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Is your company buying too much truck? Do you really need that diesel-powered 1-ton dually 4x4 Crew Cab long-bed pickup for the foreman just to drive from jobsite to jobsite? Have you done payload and weight analysis for the actual needs of your truck fleet to purchase just enough truck? Not sure what you really need? Need more help configuring the proper vehicle for the job from your vehicle provider? 

These are just a few questions you can ask yourself regarding the configuration of your company's truck fleet. Many businesses have become comfortable with the types of trucks they purchase or lease for use in their fleet without noticing the vehicle specs have changed over the years or the job the truck is required to accomplish every day has moved in a different direction. 

Hard Habit to Break

Sometimes, this comfort level translates into buying heavier payloads and GVWRs than really needed. Case in point: the domestic cargo van manufacturers have increased the GVW ratings of their vans over the years. Now, one company's van with a "½-ton" nominal rating has a higher GVW rating than the same company's "¾-ton" van had just a few years ago.  

It is a hard habit to break, buying a ¾-ton van because you think you really need it, when the ½-ton model would do the job just fine.  

The same situation exists with weight ratings and payloads of most pickup trucks and chassis cabs offered in today's market. GVW and payloads have crept up to a point where a truck purchased today isn't the same truck with the same model designation available 10 years ago. 

Audit Can Save Costs & Simplify Choices

A size audit may be the answer not only to save your company money, but also to simplify your fleet's vehicle choices. First, determine exactly what the vehicle must accomplish in its daily routine. For example, for delivery type vehicles:  

  • What is the payload requirement?
  • What is the cargo volume (physical size)?
  • Must the cargo be protected, not exposed to the elements?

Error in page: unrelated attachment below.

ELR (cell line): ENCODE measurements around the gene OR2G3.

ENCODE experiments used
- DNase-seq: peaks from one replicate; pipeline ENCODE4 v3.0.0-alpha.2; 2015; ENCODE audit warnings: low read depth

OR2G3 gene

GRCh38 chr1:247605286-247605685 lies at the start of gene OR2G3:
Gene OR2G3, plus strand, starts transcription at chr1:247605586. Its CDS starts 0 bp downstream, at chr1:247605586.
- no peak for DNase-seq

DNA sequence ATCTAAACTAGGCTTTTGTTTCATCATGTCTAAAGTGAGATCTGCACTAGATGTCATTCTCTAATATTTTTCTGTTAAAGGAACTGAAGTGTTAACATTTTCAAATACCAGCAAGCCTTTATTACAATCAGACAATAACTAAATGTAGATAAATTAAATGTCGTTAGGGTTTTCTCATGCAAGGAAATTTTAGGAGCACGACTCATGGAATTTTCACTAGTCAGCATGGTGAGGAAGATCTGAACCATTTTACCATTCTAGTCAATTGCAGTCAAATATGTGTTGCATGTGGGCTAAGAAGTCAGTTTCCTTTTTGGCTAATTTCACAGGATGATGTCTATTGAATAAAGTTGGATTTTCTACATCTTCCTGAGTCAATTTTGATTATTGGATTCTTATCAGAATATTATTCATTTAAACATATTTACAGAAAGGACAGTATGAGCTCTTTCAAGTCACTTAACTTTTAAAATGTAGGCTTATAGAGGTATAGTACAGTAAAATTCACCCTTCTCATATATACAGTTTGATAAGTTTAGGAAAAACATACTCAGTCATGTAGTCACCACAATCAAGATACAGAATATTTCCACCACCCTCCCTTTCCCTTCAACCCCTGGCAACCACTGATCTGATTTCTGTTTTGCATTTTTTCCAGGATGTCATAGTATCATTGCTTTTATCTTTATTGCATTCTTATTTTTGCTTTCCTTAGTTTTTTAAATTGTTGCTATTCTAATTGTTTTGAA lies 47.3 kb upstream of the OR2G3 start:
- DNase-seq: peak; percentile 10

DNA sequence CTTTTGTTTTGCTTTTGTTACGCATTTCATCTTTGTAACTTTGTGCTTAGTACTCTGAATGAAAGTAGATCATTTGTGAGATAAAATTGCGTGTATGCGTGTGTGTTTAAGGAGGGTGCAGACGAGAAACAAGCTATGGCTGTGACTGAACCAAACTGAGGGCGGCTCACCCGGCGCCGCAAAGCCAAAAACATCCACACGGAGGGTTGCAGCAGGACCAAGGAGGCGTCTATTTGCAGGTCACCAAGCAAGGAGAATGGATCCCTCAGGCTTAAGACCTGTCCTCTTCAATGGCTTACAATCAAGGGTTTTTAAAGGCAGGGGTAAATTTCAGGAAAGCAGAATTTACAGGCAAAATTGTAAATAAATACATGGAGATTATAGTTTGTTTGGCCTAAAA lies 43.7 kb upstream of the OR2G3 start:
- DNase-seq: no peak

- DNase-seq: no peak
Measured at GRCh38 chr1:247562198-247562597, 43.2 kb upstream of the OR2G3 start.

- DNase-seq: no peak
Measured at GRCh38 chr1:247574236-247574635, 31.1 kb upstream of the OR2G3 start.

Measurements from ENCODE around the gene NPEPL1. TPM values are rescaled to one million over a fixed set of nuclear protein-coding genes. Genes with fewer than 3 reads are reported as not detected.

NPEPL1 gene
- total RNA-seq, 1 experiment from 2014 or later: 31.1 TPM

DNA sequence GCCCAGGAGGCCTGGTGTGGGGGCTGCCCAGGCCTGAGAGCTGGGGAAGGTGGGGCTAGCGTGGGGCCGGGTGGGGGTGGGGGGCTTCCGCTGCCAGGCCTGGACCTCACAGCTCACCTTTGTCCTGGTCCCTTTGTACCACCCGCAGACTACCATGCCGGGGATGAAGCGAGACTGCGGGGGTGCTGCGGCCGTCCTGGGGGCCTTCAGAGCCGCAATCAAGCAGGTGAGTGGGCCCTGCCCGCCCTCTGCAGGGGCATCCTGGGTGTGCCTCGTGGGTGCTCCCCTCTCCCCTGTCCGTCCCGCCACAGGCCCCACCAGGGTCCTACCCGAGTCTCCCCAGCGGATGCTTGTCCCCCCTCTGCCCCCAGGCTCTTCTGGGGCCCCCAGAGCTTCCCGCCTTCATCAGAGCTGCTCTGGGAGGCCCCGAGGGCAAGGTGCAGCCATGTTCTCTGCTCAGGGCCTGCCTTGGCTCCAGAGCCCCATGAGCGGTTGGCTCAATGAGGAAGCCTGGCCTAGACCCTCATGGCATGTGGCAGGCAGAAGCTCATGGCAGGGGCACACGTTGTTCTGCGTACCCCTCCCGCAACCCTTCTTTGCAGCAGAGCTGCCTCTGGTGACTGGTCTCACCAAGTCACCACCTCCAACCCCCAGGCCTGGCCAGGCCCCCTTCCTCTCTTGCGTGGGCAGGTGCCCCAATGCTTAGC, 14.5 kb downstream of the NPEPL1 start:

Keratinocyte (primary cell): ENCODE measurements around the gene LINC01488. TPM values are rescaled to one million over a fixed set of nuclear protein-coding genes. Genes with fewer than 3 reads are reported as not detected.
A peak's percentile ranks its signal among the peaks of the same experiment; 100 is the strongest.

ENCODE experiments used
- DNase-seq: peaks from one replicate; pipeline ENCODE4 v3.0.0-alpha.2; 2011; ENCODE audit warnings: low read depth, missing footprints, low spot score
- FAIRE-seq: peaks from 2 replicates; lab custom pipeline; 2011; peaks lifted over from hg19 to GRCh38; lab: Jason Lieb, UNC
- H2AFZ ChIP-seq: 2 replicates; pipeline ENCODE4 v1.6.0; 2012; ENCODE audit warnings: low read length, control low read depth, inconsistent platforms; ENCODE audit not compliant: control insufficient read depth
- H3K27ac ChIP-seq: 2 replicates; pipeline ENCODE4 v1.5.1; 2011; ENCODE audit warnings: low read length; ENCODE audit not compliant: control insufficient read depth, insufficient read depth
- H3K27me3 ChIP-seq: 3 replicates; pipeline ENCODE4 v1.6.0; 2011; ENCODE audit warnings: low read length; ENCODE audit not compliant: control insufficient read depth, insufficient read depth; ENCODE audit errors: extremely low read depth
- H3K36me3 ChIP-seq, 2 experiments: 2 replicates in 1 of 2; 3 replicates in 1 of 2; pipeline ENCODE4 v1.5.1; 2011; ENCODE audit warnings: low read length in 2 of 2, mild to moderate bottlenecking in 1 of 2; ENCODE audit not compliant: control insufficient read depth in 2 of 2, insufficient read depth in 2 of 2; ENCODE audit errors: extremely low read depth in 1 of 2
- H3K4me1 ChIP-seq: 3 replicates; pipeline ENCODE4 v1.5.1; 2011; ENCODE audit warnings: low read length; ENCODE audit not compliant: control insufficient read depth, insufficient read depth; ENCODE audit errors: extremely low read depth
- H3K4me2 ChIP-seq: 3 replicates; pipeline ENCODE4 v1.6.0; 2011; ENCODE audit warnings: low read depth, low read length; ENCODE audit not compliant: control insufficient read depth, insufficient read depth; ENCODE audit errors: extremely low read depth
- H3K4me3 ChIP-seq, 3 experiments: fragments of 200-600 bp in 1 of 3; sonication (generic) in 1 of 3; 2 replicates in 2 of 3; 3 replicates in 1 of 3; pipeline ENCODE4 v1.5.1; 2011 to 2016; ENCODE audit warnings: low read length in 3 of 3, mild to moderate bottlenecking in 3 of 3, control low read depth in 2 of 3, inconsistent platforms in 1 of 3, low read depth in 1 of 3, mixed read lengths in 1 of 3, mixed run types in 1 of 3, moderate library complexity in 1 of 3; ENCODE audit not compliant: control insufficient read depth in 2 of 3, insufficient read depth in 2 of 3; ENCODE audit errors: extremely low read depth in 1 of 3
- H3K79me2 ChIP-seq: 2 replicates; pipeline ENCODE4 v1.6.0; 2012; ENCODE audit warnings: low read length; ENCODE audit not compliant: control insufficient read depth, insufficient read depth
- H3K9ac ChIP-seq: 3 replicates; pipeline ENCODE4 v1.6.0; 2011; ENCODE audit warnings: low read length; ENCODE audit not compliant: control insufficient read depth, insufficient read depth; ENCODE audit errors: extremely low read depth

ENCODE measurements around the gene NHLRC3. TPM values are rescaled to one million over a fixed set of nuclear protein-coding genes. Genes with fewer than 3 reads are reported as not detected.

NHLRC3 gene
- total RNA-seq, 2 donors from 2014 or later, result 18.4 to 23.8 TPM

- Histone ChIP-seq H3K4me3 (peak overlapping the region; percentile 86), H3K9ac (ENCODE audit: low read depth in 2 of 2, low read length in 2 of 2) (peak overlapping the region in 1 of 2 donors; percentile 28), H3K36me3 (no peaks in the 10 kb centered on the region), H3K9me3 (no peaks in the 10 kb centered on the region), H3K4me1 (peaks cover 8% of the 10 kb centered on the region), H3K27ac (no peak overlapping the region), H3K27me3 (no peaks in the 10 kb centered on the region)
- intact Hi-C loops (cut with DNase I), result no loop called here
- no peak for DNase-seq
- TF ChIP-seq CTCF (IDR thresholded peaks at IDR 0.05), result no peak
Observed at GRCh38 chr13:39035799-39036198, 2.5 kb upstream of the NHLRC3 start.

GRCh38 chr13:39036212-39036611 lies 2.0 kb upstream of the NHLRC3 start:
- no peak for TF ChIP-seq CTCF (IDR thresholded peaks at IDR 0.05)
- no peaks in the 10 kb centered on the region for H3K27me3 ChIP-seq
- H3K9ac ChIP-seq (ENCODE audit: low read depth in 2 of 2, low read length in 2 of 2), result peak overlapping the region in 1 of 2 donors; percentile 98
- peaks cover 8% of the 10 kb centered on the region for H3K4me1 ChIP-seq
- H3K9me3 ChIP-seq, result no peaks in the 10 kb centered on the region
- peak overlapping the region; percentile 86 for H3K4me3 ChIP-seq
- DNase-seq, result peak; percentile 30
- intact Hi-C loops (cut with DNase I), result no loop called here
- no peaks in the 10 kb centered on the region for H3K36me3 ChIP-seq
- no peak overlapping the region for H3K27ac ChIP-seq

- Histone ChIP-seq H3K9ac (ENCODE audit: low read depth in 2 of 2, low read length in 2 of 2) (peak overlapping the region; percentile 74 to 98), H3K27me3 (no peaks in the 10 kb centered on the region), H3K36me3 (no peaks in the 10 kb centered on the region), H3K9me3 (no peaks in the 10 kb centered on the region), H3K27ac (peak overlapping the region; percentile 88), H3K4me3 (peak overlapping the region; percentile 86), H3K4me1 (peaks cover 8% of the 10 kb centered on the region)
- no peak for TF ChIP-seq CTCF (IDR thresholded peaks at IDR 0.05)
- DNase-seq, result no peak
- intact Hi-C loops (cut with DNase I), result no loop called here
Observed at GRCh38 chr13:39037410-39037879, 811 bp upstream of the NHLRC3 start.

• Does the driver need to access any cargo before exiting the vehicle or is exterior access to cargo available?
  • Does the driver load up first thing with the entire day's deliveries or will he or she return to reload?
  • How many miles per day, week, month, or year does the vehicle travel? A smaller engine may fit the job and save fuel and money in the process.
  • Does the truck travel inner city or highway miles? The correct engine/transmission/axle ratio combination can save fuel. This factor is critical on Class 7-8 trucks (26,000 lb. GVWR and higher) for which the powertrain needs to be spec'd for optimal performance. 

Answers to many of these questions can help you decide if a smaller, more fuel-efficient vehicle can be used in place of the old large truck the company has been using "forever." 

Choose Fuel-Efficient Components

More fuel-efficient components can also be chosen. For example, highway-tread tires create less rolling resistance than on/off road-tread tires. Don't forget proper tire inflation helps reduce fuel consumption as well.  

A smaller or more aerodynamic vehicle and/or truck body featuring less frontal area can offer better fuel economy by creating less rolling wind resistance. Tonneau covers or caps on pickups help with fuel savings.  

A similar-sized audit can be used for virtually any type of work truck in the marketplace, from delivery to utility vehicles and everything in between. Such an audit can easily determine the correct pickup truck and cargo van requirements as well. 

Setting aside personal preference can be a big help in determining the right truck for the job. Sometimes, it is difficult to view a vehicle with an unbiased eye to determine the best choice. We all have our favorite brands and models. Take a step back and look at all the offerings in the marketplace. You'll be amazed at what you will find. 

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